A problem for Kennedy was his Roman Catholic religion. Recalling the experience of 1928 Catholic Democratic presidential nominee Al Smith, many wondered if anti-Catholic prejudice would hurt Kennedy's chances of winning the nomination and the election in November. To prove his vote-getting ability, Kennedy challenged Minnesotamarker Senator Hubert Humphrey, a liberal, in the Wisconsinmarker primary. Although Kennedy defeated Humphrey in Wisconsin, the fact that his margin of victory came mostly from heavily Catholic areas left many party bosses unconvinced of Kennedy's appeal to non-Catholic voters. Kennedy next faced Humphrey in the heavily Protestant state of West Virginiamarker, where anti-Catholic bigotry was said to be widespread. Humphrey's campaign was low on money and could not compete with the well-organized, well-financed Kennedy team. Kennedy's attractive sisters, brothers, and wife Jacqueline combed the state looking for votes, leading Humphrey to complain that he "felt like an independent merchant competing against a chain store". Kennedy followed a strong performance in the first televised debate of 1960 by soundly defeating Humphrey with over 60% of the vote. Humphrey withdrew from the race and Kennedy gained the victory he needed to prove to the party's bosses that a Catholic could win in a non-Catholic state. Although Kennedy had only competed in nine presidential primaries, the failure of Kennedy's other main rivals - Johnson and Symington - to campaign in any primaries indicated that they were not popular vote-getters outside their home states. Although Stevenson had been the Democratic Party's presidential candidate in 1952 and 1956 and still retained a loyal following of liberals and intellectuals, his two landslide defeats to Republican Dwight Eisenhower led most party bosses to look for a "fresh face" who had a better chance of winning the general election in November. In the months leading up to the Democratic Convention, Kennedy traveled around the nation persuading delegates from various states to support him. However, as the convention opened, Kennedy was still a few dozen votes short of victory.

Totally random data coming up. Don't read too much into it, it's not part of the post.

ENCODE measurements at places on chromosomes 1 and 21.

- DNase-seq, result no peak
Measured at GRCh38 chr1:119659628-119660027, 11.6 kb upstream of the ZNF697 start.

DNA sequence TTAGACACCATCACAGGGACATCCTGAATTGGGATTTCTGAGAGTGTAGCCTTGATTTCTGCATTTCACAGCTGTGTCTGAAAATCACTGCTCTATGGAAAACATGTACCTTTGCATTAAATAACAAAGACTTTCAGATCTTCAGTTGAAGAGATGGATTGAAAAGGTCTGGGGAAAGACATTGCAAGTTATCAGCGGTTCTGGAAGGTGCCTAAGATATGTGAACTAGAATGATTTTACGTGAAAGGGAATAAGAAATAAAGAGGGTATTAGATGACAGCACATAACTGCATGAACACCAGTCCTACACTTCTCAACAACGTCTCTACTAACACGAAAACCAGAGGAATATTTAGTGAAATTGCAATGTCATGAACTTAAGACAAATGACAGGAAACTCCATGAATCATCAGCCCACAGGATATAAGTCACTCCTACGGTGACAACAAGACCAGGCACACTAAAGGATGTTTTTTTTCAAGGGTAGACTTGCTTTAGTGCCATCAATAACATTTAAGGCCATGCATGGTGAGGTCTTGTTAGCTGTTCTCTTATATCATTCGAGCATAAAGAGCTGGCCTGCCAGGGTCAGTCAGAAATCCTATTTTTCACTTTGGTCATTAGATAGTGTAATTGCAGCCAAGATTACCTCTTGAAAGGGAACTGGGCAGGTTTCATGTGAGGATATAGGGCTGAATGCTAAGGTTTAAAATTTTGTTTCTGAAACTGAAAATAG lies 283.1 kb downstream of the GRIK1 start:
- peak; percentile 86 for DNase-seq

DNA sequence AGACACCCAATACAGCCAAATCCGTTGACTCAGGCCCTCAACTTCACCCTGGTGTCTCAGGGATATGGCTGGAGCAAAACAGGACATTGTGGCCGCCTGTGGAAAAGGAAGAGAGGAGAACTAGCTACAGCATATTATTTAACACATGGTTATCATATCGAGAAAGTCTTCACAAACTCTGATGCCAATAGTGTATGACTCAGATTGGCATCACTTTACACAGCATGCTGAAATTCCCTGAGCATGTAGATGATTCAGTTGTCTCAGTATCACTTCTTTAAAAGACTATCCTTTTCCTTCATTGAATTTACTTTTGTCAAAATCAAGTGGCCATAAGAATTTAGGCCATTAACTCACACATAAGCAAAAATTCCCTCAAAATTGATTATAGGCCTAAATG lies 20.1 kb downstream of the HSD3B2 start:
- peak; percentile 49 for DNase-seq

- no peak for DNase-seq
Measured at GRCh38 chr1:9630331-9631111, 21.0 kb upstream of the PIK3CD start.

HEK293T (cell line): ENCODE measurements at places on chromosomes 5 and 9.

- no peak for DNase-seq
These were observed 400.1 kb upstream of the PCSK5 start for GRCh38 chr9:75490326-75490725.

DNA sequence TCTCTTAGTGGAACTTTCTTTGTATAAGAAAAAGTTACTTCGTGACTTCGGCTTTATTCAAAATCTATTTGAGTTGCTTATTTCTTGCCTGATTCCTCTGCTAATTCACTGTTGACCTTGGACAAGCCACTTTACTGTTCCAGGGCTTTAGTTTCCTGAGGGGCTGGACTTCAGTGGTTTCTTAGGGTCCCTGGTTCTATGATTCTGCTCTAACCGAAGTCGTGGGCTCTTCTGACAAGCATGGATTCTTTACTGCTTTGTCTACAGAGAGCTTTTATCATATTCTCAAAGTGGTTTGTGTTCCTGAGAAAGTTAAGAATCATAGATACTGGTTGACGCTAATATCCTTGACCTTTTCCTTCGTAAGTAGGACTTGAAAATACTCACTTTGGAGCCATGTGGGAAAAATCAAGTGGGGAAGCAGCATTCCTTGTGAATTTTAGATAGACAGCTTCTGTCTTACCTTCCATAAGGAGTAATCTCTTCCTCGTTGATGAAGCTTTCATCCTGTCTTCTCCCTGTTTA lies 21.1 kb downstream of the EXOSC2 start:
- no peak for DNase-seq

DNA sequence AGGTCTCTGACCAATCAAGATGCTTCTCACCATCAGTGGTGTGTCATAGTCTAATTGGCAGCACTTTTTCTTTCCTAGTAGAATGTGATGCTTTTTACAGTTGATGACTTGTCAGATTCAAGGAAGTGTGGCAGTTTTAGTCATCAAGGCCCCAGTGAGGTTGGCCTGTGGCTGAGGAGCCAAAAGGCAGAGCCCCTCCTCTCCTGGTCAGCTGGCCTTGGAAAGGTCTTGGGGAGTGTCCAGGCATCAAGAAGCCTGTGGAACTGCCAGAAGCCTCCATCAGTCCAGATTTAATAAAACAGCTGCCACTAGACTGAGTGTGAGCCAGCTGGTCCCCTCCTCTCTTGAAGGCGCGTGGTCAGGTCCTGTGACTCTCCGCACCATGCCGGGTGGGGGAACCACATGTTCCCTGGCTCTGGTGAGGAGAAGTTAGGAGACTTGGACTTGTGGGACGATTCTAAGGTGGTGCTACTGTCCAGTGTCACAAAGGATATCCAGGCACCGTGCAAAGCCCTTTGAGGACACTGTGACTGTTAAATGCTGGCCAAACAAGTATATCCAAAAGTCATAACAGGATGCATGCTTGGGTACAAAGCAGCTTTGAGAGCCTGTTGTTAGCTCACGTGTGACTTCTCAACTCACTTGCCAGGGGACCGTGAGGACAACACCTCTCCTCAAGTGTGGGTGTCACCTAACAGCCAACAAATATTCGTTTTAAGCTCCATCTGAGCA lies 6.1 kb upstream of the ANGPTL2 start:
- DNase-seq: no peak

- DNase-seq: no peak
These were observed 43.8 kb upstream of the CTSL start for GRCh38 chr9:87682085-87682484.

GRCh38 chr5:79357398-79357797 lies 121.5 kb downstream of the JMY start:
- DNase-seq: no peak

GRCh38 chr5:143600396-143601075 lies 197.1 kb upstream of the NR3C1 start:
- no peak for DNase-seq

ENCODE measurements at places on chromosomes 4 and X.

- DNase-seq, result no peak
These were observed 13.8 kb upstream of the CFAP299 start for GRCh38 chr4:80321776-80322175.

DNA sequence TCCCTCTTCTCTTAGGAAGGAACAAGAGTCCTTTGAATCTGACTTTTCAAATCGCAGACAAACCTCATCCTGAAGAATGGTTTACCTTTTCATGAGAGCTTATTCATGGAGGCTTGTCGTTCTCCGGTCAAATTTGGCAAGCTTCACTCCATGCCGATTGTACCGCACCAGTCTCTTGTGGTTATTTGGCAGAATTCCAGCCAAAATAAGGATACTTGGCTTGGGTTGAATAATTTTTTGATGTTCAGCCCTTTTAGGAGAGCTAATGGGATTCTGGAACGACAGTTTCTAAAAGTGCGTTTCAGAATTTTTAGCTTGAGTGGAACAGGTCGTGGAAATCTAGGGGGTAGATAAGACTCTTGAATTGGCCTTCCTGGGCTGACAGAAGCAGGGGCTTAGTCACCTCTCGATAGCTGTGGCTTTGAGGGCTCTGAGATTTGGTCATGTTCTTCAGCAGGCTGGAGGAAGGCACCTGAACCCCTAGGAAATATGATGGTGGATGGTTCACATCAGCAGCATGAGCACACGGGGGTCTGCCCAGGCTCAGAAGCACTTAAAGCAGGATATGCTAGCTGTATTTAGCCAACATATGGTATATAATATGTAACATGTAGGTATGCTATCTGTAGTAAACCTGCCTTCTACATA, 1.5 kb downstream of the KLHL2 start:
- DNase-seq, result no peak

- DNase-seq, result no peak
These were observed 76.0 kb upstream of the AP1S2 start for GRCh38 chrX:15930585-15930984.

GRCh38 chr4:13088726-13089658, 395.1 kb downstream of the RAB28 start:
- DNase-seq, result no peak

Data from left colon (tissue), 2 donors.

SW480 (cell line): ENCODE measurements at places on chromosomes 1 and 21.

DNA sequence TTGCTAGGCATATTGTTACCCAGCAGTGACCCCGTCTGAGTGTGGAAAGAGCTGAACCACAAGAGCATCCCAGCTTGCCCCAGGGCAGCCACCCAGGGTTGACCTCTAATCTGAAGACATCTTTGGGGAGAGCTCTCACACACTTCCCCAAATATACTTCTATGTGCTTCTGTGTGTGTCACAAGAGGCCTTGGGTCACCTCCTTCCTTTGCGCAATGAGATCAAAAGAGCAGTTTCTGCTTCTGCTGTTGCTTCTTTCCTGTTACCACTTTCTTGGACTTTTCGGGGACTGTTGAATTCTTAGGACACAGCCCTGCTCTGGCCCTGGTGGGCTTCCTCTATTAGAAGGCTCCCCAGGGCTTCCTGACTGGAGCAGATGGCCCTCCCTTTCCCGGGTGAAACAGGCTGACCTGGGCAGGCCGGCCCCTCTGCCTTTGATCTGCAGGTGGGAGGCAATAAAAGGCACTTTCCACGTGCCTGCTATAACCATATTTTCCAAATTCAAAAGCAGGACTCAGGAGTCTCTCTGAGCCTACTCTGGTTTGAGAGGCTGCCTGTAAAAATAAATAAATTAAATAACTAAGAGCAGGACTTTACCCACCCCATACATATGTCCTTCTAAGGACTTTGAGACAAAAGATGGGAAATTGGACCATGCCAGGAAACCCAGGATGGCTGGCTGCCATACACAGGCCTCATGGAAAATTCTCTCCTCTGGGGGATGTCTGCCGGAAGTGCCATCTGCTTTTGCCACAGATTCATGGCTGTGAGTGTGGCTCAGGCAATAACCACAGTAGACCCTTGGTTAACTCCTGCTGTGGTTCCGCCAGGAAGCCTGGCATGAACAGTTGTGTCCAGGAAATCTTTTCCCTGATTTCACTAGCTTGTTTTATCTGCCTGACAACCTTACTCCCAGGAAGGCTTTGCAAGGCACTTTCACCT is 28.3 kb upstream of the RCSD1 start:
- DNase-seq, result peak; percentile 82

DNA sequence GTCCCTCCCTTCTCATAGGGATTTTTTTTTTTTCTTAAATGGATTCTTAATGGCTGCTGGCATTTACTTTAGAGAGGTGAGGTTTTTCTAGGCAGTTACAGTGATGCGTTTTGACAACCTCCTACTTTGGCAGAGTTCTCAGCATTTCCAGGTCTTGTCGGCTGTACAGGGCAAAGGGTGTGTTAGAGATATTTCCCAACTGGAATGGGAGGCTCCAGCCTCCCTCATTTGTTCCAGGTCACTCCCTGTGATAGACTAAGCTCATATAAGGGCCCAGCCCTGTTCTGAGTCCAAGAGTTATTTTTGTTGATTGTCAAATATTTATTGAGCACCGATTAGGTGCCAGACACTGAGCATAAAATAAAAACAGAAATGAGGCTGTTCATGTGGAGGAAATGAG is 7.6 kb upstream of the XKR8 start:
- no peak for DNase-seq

Democratic convention

The 1960 Democratic National Convention was held in Los Angelesmarker. In the week before the convention opened, Kennedy received two new challengers when Lyndon B. Johnson, the powerful Senate Majority Leader from Texasmarker, and Adlai Stevenson II, the party's nominee in 1952 and 1956, officially announced their candidacies (they had both privately been working for the nomination for some time). However, neither Johnson nor Stevenson was a match for the talented and highly efficient Kennedy campaign team led by Robert Kennedy. Johnson challenged Kennedy to a televised debate before a joint meeting of the Texasmarker and Massachusettsmarker delegations; Kennedy accepted. Most observers felt that Kennedy won the debate, and Johnson was not able to expand his delegate support beyond the South. Stevenson's failure to publicly launch his candidacy until the week of the convention meant that many liberal delegates who might have supported him were already pledged to Kennedy, and Stevenson - despite the energetic support of former First Lady Eleanor Roosevelt - was unable to break their allegiance to JFK. Kennedy won the nomination on the first ballot.